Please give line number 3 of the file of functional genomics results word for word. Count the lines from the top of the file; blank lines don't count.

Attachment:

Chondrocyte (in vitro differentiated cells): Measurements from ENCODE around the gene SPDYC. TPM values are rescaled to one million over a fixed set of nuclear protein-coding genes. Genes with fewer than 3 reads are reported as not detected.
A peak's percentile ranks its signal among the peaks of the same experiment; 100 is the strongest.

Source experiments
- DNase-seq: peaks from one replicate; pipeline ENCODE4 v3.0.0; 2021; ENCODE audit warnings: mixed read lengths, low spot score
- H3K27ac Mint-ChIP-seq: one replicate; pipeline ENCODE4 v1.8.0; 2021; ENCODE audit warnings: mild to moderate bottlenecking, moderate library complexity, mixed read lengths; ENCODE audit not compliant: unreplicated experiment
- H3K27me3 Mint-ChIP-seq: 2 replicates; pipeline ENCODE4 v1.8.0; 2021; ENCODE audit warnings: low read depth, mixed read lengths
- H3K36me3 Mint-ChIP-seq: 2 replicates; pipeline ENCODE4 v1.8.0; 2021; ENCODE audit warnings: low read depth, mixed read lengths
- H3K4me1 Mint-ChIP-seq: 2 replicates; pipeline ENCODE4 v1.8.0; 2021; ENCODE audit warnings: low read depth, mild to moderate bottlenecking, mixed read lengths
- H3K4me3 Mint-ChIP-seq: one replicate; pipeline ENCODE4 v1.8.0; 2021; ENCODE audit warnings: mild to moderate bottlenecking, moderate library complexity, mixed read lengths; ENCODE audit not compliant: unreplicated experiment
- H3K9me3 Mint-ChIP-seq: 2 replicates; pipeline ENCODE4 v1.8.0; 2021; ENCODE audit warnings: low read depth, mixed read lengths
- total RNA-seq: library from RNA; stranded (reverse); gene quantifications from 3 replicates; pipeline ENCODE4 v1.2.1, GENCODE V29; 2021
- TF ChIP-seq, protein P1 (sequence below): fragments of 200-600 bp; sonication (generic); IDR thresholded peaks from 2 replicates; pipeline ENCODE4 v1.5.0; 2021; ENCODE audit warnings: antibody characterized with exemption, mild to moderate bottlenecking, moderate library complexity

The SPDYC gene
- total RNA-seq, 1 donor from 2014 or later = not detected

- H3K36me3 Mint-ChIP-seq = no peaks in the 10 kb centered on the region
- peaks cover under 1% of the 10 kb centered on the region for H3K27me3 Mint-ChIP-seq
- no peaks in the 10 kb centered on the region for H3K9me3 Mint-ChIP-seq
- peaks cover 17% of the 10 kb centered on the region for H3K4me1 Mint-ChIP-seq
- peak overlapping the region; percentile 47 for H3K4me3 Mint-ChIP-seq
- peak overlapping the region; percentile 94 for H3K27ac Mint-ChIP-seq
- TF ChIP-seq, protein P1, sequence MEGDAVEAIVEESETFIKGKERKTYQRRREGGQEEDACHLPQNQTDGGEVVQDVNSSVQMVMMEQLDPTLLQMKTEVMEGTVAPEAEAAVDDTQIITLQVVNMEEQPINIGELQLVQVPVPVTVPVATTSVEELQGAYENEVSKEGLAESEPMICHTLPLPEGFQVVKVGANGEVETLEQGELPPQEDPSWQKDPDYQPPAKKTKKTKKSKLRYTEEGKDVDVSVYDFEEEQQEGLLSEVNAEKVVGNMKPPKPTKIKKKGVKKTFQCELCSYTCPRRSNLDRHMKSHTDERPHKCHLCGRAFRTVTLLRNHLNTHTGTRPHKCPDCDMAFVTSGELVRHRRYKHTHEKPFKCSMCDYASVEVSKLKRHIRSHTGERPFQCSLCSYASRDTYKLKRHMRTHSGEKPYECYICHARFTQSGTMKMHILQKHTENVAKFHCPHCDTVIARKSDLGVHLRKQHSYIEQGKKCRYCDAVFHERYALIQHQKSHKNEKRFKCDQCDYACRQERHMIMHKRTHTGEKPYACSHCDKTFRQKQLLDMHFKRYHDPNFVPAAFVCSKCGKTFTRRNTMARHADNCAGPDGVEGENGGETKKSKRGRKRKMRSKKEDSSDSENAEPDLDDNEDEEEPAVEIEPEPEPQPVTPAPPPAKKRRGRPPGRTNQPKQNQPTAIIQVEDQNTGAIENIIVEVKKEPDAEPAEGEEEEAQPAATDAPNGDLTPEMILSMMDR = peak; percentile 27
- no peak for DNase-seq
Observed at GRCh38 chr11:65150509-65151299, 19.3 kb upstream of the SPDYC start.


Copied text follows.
Source experiments